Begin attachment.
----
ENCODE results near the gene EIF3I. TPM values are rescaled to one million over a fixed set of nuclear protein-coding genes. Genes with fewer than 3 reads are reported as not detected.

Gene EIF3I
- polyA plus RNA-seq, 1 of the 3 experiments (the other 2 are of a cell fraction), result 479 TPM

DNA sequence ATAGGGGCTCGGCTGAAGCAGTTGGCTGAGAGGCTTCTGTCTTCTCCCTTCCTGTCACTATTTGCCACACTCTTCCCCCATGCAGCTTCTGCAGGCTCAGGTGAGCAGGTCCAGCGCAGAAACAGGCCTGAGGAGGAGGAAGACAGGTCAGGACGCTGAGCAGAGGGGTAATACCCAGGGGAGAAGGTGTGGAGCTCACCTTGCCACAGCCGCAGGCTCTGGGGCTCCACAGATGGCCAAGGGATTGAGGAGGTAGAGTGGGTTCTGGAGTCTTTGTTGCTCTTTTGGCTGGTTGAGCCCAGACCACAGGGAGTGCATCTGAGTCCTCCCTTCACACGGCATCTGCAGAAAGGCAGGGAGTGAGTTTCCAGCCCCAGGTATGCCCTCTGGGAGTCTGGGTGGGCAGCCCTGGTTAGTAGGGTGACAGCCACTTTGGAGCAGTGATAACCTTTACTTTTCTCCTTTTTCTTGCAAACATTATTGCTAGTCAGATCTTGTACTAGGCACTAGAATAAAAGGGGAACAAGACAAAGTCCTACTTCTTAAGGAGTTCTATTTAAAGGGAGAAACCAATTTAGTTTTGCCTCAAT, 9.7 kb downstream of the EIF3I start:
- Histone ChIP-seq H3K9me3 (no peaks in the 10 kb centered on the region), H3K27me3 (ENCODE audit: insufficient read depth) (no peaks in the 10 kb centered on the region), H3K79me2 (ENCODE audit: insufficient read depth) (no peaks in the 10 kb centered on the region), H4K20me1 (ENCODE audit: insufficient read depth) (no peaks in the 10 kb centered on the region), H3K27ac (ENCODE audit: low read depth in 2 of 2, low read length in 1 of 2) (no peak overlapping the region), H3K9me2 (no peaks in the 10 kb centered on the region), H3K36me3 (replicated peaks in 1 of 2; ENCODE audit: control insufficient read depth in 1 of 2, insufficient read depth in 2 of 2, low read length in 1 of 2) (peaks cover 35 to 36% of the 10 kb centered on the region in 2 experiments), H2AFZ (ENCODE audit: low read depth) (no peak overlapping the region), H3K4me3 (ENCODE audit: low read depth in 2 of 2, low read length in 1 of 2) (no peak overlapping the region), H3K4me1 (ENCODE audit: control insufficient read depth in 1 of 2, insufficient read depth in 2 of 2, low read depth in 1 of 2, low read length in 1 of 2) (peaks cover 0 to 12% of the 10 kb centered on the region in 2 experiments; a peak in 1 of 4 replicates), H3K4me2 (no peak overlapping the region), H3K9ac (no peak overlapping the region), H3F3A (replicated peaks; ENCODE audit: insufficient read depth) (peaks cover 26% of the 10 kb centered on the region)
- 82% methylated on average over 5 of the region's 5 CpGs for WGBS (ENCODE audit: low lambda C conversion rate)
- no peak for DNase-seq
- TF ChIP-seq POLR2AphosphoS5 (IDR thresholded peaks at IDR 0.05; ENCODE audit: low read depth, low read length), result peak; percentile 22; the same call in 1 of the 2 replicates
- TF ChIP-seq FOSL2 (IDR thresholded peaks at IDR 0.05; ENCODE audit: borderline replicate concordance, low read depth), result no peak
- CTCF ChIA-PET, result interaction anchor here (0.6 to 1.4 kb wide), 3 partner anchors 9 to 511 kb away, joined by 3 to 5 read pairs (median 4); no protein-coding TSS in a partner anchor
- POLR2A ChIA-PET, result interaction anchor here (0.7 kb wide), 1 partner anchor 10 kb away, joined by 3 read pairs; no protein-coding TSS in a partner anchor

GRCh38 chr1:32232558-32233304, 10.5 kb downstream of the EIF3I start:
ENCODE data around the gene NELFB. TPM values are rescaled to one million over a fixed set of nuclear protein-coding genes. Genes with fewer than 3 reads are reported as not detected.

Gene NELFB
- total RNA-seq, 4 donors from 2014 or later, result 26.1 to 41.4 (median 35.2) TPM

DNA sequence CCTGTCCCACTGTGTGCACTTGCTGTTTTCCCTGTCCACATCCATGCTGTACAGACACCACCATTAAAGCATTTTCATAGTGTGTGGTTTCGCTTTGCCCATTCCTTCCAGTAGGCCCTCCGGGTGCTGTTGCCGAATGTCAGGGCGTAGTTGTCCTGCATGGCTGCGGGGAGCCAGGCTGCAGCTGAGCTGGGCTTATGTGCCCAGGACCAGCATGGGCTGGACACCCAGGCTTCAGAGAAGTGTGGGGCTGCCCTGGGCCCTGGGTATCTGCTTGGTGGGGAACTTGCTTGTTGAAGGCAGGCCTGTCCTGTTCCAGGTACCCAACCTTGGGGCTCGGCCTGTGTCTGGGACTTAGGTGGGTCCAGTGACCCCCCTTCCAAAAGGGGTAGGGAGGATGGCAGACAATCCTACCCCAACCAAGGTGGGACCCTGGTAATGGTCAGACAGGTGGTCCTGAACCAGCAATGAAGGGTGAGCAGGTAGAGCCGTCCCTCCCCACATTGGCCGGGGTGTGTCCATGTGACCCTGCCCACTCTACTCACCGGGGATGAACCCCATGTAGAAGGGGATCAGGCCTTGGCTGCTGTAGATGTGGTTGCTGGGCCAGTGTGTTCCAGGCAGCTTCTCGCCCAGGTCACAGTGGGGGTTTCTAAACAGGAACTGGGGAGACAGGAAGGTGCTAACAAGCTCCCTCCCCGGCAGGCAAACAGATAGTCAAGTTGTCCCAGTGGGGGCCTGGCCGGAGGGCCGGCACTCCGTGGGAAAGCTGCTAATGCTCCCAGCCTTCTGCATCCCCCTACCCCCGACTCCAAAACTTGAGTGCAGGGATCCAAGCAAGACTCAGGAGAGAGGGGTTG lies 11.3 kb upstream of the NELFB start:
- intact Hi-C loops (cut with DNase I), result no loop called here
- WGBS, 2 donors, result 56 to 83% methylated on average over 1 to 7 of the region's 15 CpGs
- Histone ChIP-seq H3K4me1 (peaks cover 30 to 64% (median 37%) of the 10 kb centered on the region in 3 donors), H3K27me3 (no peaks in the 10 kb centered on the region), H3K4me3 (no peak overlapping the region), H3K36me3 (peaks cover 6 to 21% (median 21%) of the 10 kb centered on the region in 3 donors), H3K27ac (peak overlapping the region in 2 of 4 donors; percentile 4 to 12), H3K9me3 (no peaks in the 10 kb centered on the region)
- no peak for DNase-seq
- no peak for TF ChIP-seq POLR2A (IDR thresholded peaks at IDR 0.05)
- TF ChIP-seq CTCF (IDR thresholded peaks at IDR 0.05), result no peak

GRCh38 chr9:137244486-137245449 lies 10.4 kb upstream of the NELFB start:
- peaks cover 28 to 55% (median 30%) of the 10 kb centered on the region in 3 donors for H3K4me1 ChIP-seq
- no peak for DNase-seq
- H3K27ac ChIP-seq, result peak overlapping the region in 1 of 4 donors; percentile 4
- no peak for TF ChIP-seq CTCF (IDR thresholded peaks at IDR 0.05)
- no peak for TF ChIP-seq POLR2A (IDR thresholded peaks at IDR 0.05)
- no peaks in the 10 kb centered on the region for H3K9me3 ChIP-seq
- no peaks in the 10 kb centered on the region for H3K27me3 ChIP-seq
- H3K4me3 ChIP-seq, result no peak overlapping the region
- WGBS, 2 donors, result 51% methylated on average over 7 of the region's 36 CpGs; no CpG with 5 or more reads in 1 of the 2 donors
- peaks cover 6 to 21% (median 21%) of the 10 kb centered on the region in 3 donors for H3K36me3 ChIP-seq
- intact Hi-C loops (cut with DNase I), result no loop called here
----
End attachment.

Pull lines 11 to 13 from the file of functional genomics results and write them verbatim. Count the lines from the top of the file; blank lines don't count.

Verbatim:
- POLR2A ChIA-PET, result interaction anchor here (0.7 kb wide), 1 partner anchor 10 kb away, joined by 3 read pairs; no protein-coding TSS in a partner anchor

GRCh38 chr1:32232558-32233304, 10.5 kb downstream of the EIF3I start:
ENCODE data around the gene NELFB. TPM values are rescaled to one million over a fixed set of nuclear protein-coding genes. Genes with fewer than 3 reads are reported as not detected.